Next, select how you want to partition the selected disks automatically or manually. By default, the Automatically configure partitioning option is selected. Automatic disk partitioning creates the following layout on the selected disks:

  • A standard partition for an XFS file system mounted at /boot. This partition is sized to 500 MiB by default, or 1 GiB on systems running Oracle Linux 7.3 or later.

  • A 200 MiB EFI system partition mounted at /boot/efi (UEFI-based systems only).

  • A partition in the remaining disk space configured as a Logical Volume Manager (LVM) physical volume for an LVM volume group that contains:

    • A logical volume for an XFS file system for the root file system (/).

    • A logical volume for an XFS file system for the /home file system (if the selected disks are larger than 50 GiB in total).

    • A logical volume for a swap partition.

With automatic partitioning, you might not have sufficient space to install the software if the disk is already partitioned. The information at the bottom of the screen tells you how much disk space is needed for the software you have selected. To free some disk space, select I would like to make additional space available and click Done. The Reclaim Disk Space window is displayed, as shown in Figure 2.10. You are also prompted to free disk space if you click Done and there is insufficient space.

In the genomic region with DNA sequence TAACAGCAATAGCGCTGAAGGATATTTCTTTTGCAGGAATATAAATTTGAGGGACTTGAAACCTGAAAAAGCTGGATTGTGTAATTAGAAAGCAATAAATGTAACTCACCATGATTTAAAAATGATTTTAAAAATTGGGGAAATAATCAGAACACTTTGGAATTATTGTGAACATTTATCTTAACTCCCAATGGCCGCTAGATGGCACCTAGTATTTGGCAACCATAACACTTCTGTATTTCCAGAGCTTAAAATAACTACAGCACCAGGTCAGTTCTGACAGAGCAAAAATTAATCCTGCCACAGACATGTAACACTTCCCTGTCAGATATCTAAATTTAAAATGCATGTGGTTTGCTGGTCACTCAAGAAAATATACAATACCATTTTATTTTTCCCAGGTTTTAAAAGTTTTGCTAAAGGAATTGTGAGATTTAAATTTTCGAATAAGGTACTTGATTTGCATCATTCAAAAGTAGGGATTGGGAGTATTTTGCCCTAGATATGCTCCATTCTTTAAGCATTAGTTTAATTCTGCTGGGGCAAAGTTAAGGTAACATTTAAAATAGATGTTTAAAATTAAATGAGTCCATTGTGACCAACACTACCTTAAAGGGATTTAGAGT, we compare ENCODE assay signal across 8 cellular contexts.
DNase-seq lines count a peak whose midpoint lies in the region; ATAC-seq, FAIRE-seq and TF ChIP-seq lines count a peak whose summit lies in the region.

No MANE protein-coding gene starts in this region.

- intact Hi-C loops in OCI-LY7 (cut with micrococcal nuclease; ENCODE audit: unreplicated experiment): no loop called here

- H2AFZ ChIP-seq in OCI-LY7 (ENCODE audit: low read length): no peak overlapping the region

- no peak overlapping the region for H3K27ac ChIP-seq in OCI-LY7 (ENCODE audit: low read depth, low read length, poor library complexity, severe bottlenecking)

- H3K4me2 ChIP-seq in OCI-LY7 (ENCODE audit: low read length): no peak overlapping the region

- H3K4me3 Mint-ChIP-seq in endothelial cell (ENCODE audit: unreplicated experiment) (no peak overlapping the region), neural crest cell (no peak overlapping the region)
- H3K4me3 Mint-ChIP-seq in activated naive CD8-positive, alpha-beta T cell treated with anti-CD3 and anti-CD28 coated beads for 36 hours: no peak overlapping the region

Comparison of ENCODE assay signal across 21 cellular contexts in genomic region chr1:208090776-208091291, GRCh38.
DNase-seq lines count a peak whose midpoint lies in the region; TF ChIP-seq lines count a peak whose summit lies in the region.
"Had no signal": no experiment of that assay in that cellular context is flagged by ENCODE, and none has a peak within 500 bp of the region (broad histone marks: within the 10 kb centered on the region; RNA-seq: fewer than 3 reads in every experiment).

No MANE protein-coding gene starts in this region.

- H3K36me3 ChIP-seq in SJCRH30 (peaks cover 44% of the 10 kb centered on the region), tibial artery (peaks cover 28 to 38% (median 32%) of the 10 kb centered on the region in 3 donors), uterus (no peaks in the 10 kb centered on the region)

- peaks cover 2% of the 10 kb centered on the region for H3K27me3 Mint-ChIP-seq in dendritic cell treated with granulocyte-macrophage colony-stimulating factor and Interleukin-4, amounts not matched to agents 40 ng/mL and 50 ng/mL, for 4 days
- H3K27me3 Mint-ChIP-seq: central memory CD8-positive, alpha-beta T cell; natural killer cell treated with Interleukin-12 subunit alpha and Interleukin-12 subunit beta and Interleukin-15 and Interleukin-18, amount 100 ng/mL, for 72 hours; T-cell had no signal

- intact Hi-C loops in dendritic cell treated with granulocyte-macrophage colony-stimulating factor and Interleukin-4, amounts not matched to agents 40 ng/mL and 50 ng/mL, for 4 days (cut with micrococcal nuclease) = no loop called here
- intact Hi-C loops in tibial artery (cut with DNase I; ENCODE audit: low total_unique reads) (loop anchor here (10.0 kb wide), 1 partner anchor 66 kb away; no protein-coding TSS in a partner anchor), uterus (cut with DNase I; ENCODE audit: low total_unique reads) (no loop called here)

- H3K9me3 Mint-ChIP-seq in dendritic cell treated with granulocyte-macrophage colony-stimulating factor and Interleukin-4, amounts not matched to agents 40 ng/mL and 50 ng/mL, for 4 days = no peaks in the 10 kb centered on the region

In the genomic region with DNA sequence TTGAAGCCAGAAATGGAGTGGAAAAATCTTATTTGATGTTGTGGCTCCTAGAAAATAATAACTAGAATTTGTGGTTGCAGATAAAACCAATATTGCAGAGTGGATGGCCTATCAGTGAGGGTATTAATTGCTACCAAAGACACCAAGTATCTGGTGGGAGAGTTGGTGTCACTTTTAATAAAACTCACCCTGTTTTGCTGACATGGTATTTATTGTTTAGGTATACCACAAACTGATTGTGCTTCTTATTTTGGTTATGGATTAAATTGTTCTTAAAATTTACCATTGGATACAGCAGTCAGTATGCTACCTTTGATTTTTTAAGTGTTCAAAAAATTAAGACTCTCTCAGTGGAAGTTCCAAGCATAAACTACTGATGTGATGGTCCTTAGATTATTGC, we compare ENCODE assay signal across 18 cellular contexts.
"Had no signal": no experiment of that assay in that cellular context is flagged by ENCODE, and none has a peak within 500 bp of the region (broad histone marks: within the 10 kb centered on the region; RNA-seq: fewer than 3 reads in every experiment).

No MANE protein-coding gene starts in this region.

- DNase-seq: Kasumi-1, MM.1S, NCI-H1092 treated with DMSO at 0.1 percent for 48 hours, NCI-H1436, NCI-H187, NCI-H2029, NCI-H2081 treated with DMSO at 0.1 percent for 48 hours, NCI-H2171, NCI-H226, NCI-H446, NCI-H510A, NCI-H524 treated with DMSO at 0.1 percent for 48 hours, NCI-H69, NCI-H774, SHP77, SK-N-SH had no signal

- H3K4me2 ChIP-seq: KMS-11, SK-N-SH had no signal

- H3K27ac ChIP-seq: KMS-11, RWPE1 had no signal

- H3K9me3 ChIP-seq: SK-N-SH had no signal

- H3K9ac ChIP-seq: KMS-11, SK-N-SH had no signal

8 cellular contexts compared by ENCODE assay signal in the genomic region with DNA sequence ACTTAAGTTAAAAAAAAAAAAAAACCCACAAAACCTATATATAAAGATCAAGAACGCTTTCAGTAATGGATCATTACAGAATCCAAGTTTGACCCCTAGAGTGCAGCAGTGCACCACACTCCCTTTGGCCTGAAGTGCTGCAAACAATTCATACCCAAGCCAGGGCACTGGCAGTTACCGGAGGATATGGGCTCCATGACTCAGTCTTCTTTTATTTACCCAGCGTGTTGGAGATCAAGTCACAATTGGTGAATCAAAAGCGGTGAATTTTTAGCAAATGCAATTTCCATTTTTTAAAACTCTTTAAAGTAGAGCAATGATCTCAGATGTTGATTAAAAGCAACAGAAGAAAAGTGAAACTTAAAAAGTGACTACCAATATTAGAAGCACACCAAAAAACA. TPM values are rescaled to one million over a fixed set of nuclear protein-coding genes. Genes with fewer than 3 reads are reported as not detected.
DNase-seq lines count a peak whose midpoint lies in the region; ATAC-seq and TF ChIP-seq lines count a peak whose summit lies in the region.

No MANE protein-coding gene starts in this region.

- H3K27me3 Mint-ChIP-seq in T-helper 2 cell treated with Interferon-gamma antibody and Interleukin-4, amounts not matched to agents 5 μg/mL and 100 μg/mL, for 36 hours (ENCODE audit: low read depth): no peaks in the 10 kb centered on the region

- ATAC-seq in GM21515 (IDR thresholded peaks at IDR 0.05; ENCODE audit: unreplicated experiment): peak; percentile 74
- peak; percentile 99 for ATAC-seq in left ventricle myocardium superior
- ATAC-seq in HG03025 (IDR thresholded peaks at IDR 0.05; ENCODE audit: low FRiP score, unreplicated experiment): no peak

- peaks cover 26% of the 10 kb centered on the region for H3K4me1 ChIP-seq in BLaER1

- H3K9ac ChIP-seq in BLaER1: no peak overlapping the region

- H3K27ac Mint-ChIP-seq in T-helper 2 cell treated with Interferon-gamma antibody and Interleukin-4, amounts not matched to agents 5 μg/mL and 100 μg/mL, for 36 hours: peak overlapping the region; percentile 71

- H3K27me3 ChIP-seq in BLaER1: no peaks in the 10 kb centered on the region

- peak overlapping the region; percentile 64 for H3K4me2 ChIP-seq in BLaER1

Figure 2.10 Reclaim Disk Space

Select the partitions you want to use, then click Delete, Shrink, or Delete all to free disk space, and then click Reclaim Space.

If you want full control over how the disks are partitioned or the file system types used, you must partition the disks manually by selecting I will configure partitioning. The options for partitioning are displayed when you click Done. You can partition disks using standard partitions, btrfs, LVM logical volumes, or LVM thin provisioning. For an example of how to partition disks manually, see Section 3.4, “Installing a System With a Btrfs root File System”